Chicago “West Side” Race Riots – 1968

The 1968 Chicago riots were sparked by the assassination of Dr. Martin Luther King, Jr. He was shot while standing on the balcony of his room at the Lorraine Motel in Memphis, Tennessee, on April 4, 1968 at 6:01 pm. Violence and chaos followed, with blacks flooding out onto the streets of major cities. Soon riots began, primarily in black urban areas [1] . Over 100 major U.S. cities experienced disturbances, resulting in roughly $50 million in damages. Of the 39 people who died, 34 were black. Chicago, Illinois, Baltimore, Maryland and Washington, D.C. experienced some of the worst riots. In Chicago, more than 48 hours of rioting left 11 Chicago citizens dead, 48 wounded by police gunfire, 90 policemen injured, and 2,150 people arrested [2] . Two miles of Lawndale on West Madison Street were left in a state of rubble.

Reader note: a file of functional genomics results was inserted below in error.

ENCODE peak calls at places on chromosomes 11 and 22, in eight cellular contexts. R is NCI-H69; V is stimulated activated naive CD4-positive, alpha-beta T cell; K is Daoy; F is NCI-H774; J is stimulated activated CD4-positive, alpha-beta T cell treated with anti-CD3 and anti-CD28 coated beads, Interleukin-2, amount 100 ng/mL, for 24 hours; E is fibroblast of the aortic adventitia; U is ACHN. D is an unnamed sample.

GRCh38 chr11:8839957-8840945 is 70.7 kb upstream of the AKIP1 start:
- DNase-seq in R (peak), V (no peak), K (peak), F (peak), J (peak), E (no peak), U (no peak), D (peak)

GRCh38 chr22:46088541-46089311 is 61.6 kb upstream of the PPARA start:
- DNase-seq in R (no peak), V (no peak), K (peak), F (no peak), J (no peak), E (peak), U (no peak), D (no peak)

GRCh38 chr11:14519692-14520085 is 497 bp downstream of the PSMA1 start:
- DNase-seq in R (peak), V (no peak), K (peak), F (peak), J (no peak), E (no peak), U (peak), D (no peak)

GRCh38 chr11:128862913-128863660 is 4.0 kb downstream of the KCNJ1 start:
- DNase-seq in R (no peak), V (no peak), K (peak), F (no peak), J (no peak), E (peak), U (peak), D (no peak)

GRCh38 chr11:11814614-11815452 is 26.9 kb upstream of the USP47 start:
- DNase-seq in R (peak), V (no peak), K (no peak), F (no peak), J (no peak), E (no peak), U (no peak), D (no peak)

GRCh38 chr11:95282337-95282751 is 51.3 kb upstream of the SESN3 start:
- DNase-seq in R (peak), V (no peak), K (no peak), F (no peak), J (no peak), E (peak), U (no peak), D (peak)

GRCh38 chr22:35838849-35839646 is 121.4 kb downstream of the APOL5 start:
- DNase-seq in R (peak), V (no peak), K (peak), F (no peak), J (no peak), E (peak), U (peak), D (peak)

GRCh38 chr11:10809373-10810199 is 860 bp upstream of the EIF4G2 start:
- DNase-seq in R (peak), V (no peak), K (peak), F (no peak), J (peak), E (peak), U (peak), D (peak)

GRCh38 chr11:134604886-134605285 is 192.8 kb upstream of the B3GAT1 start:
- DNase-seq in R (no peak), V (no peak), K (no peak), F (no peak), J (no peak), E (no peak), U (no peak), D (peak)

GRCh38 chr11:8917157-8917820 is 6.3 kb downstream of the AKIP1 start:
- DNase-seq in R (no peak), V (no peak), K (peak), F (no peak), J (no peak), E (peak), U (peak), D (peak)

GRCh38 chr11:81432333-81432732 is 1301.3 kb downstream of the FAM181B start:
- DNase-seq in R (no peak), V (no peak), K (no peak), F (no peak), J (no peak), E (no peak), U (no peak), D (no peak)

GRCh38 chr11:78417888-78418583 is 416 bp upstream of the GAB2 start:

Rumours swirled that the riots had been organized by Black Panther activists and on April 10, the Chicago Tribune editorial claimed that “Black Power groups” had been the driving force behind the violence through a “Conspiracy to Riot”. No evidence was produced to support the argument that it was a planned riot. During the summer of 1968, Mayor Richard J. Daley appointed the Chicago Riot Study Committee. The committee was led by judges, business leaders, lawyers, and politicians, and staffed by volunteers from law offices. The Committee interviewed hundreds of black residents and white business owners in the area, as well as police officers, fire fighters, and local activists, but no evidence of a conspiracy was produced. The final Riot Study concluded, “Some of the rioters may have discussed specific acts of violence, but for the majority of blacks the riot was a spontaneous overflow of pent-up aggressions.” [7] The Committee also concluded that the majority of first rioters were high school students who began taking their frustration out on white business owners. Once the riots started, however, witnesses said that the riots expanded and multiple adults joined the teenage rioters. No evidence was found that concluded anyone intentionally set fire to a black-owned business or residence [8] . The riots resulted in over 125 fires and 210 buildings being damaged, resulting in millions of dollars worth of damage. The 210 buildings burned resulted in $10 million worth of damages.[9] Power lines and telephone lines all around the city were knocked out. In the first two days of rioting, police reported multiple civilian deaths but were unable to determine whether they were caused by the riots or other crimes. No official death toll was given for the riots, although published accounts say 9 to 11 people died as a result. Almost 300 people were arrested, and a thousand people were left homeless. The destruction was mostly on the west side. However, there was some damage in the south side ghetto and near the north side. The south side ghetto had escaped the major chaos mainly because the two large street gangs, the Blackstone Rangers and the East Side Disciples, cooperated to control their neighborhoods. Following the riots, Chicago experienced a food shortage, and the cities needs were barely met by volunteers bringing food to the area. Results of the riots include the increase in pace of the area’s ongoing de-industrialization and public and private disinvestment. Bulldozers moved in to clean up after the rioters, leaving behind vacant lots. No clashes of this magnitude have ever happened since 1968.[10]